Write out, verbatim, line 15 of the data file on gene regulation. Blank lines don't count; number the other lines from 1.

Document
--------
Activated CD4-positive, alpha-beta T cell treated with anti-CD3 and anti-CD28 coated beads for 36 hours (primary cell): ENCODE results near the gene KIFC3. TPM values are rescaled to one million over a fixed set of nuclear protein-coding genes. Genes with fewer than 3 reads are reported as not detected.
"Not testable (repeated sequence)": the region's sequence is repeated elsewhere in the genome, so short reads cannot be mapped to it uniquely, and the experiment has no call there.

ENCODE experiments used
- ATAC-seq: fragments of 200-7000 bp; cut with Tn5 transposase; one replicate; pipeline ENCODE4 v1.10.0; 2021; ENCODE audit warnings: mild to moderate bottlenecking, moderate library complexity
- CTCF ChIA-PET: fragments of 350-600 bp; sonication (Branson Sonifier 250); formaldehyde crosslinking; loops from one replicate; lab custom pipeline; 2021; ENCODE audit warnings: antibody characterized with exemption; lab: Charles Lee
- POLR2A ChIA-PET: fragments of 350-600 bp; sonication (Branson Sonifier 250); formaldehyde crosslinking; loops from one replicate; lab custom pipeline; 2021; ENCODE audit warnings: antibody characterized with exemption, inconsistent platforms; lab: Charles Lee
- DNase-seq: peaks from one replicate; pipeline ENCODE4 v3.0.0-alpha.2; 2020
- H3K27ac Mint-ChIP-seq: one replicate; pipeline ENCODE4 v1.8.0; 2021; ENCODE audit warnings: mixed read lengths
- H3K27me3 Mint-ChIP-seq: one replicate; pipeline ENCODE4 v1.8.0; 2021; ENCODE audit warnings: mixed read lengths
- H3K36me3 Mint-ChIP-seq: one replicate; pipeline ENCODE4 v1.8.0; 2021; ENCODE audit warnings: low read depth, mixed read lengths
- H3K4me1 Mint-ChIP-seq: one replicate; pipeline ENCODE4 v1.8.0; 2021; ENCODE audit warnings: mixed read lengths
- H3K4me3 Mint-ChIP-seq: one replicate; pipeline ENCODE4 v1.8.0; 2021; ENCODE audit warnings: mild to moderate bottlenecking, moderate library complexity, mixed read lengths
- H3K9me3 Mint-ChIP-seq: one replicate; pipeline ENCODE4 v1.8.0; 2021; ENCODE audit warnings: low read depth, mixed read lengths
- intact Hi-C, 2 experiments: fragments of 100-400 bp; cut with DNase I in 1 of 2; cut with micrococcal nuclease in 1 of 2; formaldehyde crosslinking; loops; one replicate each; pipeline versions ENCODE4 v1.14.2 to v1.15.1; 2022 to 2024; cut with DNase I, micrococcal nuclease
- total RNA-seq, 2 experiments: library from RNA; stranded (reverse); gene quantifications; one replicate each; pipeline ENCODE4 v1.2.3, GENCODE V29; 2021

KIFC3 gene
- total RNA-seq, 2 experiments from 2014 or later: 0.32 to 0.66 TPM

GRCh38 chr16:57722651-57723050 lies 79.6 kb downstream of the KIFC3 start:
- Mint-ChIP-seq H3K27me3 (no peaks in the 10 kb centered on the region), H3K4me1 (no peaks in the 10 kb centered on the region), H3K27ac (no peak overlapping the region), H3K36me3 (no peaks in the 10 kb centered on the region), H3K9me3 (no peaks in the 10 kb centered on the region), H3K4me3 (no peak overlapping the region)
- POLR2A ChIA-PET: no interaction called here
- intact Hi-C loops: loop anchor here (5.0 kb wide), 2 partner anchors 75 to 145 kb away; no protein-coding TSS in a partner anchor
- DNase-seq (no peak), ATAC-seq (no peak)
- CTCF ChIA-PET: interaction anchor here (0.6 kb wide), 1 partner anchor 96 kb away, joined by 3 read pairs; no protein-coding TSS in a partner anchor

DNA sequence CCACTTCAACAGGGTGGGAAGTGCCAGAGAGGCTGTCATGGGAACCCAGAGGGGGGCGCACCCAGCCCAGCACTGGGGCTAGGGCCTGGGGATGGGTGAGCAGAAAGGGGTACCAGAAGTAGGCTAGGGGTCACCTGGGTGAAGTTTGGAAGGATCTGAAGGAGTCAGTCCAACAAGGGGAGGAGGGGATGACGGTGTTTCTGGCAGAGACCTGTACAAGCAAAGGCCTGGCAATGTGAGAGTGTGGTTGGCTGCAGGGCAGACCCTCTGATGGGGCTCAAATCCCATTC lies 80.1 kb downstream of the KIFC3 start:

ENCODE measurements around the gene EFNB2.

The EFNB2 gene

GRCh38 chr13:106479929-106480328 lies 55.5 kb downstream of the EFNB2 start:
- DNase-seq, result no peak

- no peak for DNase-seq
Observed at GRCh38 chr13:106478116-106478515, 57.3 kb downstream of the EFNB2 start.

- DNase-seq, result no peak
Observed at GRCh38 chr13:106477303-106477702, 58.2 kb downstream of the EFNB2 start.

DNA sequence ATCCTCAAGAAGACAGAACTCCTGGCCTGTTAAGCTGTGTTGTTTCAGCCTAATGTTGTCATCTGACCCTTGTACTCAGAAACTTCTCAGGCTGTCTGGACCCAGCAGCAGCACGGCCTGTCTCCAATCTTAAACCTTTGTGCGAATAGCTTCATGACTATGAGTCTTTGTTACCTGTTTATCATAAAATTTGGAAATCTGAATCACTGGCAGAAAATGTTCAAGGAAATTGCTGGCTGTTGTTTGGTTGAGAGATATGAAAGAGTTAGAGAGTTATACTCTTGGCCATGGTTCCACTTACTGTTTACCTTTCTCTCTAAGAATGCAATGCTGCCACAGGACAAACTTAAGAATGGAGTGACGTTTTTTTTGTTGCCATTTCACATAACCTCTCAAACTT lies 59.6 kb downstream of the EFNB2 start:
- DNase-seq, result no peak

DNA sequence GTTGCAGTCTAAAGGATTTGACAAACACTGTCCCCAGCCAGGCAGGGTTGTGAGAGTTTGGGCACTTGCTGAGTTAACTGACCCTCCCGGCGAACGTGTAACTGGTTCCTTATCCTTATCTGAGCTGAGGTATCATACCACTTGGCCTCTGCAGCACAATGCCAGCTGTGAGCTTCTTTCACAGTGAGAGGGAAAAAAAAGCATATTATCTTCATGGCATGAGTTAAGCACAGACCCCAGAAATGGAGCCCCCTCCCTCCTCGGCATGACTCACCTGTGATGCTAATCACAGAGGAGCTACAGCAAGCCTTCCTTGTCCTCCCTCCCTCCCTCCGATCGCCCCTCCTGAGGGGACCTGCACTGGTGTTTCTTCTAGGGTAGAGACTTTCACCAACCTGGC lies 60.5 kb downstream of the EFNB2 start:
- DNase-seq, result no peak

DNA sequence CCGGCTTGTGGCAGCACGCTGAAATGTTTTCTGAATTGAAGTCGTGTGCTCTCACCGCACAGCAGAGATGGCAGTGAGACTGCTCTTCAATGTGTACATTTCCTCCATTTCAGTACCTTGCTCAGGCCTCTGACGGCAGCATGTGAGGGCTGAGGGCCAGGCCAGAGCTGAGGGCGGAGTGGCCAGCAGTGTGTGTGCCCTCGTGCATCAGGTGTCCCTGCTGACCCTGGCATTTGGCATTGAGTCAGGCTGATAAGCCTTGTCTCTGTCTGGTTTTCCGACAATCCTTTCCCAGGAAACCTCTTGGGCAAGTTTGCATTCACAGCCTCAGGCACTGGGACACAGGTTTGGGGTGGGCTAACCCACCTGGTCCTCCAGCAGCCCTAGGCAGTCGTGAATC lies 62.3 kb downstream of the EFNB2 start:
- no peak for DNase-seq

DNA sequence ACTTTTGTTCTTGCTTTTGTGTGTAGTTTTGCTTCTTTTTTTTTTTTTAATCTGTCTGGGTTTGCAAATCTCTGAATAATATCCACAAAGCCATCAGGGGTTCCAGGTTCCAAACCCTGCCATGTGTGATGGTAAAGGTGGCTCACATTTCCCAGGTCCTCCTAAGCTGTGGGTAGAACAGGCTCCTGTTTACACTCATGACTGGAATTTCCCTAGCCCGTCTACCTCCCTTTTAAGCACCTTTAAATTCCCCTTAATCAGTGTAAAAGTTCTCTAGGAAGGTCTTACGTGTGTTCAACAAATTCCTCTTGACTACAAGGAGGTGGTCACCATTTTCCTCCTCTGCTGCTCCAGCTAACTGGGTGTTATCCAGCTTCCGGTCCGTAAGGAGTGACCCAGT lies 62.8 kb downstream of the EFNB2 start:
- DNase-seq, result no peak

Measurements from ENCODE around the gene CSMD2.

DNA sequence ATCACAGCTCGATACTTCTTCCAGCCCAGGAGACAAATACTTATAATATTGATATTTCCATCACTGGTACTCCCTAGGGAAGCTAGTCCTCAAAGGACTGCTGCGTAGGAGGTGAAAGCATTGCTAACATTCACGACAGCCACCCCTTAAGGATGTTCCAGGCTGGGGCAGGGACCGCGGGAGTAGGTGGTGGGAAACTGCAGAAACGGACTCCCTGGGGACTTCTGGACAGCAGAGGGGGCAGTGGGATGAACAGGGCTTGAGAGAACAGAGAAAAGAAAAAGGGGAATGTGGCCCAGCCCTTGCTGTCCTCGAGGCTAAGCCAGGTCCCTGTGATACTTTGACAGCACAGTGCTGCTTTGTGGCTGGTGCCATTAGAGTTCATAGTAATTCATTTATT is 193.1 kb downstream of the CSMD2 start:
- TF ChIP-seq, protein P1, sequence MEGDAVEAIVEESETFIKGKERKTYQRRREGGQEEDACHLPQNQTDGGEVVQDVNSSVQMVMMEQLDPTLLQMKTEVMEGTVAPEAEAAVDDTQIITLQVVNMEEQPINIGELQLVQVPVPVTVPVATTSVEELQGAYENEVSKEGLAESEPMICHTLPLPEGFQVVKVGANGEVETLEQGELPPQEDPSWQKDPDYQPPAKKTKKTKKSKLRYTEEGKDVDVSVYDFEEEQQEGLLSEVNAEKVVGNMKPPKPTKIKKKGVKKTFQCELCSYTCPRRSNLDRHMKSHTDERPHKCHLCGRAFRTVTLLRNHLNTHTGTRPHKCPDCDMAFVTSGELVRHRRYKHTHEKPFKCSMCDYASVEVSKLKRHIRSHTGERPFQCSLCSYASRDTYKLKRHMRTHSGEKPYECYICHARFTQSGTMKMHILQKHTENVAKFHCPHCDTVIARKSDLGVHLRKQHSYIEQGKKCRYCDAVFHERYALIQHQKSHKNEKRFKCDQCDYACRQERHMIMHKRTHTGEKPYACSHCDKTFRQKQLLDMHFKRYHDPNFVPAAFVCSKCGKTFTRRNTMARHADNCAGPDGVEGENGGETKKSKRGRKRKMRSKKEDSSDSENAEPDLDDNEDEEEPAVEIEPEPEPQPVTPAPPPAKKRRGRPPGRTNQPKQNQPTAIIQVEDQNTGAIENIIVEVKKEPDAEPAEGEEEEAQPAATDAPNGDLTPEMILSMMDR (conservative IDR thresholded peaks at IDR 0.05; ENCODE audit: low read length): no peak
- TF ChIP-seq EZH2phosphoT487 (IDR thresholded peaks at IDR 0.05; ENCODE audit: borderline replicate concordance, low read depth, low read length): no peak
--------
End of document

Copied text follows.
- total RNA-seq, 2 experiments: library from RNA; stranded (reverse); gene quantifications; one replicate each; pipeline ENCODE4 v1.2.3, GENCODE V29; 2021